'Iron Lady' now a celebrated octogenarian
Share this article:
London - Former British prime minister Margaret Thatcher celebrated her 80th birthday at a party in London on Thursday with Queen Elizabeth II, current Prime Minister Tony Blair and a host of other eminent well-wishers.
A telephone call from US President George W Bush delayed the baroness's arrival at the hotel where her private bash took place.
But when she finally appeared, looking frail but happy, the so-called "Iron Lady" triggered a frenzy of paparazzi camera flashes.
She stood for a few moments, dressed in dark blue -- the colour of her once mighty Conservative Party -- before walking up a red carpet into the hotel, where some 650 guests were gathering to join in her birthday celebrations.
Admired or despised, Britain's only female prime minister changed the country dramatically during her 11-year premiership. She led her party to three consecutive election wins before quitting office in 1990.
In recent years, Thatcher has suffered a series of minor strokes and was told to stop public speaking in 2002 by her doctor on health grounds.
Guests at the party -- who included Thatcher's children, Mark and Carol, singer Shirley Bassey, actress Joan Collins, novelist Frederick Forsyth, and media tycoon Rupert Murdoch -- sang her praises.
"She is the Iron Lady and I want to be just like that when I grow up," joked Collins.
Dressed in a sparkling cream ensemble, the queen arrived for the celebration with her husband the Duke of Edinburgh at the rear entrance of the Mandarin Oriental Hotel in west London, where they were greeted by Thatcher.
Putting party differences aside, Blair, who leads the governing Labour Party, also attended the evening with his wife Cherie, while Conservative leader Michael Howard was there with his wife Sandra.
Howard saluted his predecessor.
"She has made an enormous contribution to the life of our country," he said.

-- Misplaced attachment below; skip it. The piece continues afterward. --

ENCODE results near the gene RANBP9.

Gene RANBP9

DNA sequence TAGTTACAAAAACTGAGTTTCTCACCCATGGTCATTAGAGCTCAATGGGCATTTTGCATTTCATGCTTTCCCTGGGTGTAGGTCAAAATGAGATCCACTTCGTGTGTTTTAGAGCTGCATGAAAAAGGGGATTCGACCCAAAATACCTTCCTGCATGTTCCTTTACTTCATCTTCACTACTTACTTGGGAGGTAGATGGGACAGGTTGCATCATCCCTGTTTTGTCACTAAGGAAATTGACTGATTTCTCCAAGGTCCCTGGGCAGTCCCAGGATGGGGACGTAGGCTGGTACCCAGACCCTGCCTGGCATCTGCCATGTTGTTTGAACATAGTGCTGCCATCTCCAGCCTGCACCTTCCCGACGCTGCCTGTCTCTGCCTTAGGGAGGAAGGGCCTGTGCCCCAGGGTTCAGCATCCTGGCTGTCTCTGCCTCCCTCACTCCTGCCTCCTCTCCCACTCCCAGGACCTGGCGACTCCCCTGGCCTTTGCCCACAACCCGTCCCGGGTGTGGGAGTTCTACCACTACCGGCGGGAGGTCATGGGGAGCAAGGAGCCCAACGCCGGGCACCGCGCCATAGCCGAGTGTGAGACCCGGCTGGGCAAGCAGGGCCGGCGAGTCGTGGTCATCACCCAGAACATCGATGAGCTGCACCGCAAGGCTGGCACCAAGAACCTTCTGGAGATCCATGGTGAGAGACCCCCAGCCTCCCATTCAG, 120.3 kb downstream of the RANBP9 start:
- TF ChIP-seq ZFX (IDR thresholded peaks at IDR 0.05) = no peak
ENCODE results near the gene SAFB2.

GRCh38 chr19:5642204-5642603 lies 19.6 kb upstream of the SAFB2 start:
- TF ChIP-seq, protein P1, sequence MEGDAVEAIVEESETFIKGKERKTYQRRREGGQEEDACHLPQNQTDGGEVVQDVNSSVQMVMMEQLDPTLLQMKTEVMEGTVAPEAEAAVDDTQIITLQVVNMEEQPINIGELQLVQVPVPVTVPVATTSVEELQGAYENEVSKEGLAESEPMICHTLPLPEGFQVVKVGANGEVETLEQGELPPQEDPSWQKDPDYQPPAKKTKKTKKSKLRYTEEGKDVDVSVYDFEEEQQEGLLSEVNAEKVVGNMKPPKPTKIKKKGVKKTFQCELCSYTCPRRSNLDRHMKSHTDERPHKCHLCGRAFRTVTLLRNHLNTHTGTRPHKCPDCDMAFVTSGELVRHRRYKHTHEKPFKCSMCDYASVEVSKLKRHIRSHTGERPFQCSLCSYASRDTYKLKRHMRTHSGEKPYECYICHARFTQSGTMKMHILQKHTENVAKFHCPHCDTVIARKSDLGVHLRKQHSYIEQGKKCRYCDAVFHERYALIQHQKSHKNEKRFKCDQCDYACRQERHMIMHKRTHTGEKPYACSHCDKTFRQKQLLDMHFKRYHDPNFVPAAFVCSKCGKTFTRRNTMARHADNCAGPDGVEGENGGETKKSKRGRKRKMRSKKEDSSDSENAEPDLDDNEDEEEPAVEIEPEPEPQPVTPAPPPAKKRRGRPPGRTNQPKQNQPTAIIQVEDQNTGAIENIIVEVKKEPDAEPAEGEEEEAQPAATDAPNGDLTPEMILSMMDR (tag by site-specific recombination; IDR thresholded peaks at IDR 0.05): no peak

"People forget what a state the country was in in 1979. We were on our knees, we were the sick man of Europe.
"The bulk of the credit for the turnaround that has taken place since then belongs to her."
The celebration started at about 7:00pm (18h00 GMT) and lasted for about three hours, about all Thatcher can manage nowadays without tiring out.
The baroness, without her late husband Sir Denis since 2003, also suffers from memory loss and always has aides close at hand.
Conservative member of parliament (MP) John Redwood, emerging from the party, said Thatcher made a short speech to her guests.
"It was a wonderful family occasion. There were a lot of people who loved what Margaret did and a lot of people who loved Margaret as a person," he said.
"She was in very good health, in very good form. She spoke extremely well and she spoke generously about all the people who had helped her doing what she did in the 1980s."
Thatcher began the day with a relaxing breakfast at her plush central London townhouse, though her presents were not being delivered there for security reasons.
She is due to meet former Soviet leader Mikhail Gorbachev and former US secretary of state Henry Kissinger next week as part of her birthday celebrations.
The Conservative Party has floundered since Thatcher's exit. It narrowly won a general election in 1992 under her successor John Major, but lost spectacularly to Blair's Labour Party in 1997 and the two subsequent general elections.
The party is now searching for its fifth leader since Thatcher.
Of the four men battling to replace the outgoing Howard, only right-wingers David Davis and Liam Fox were invited to the party.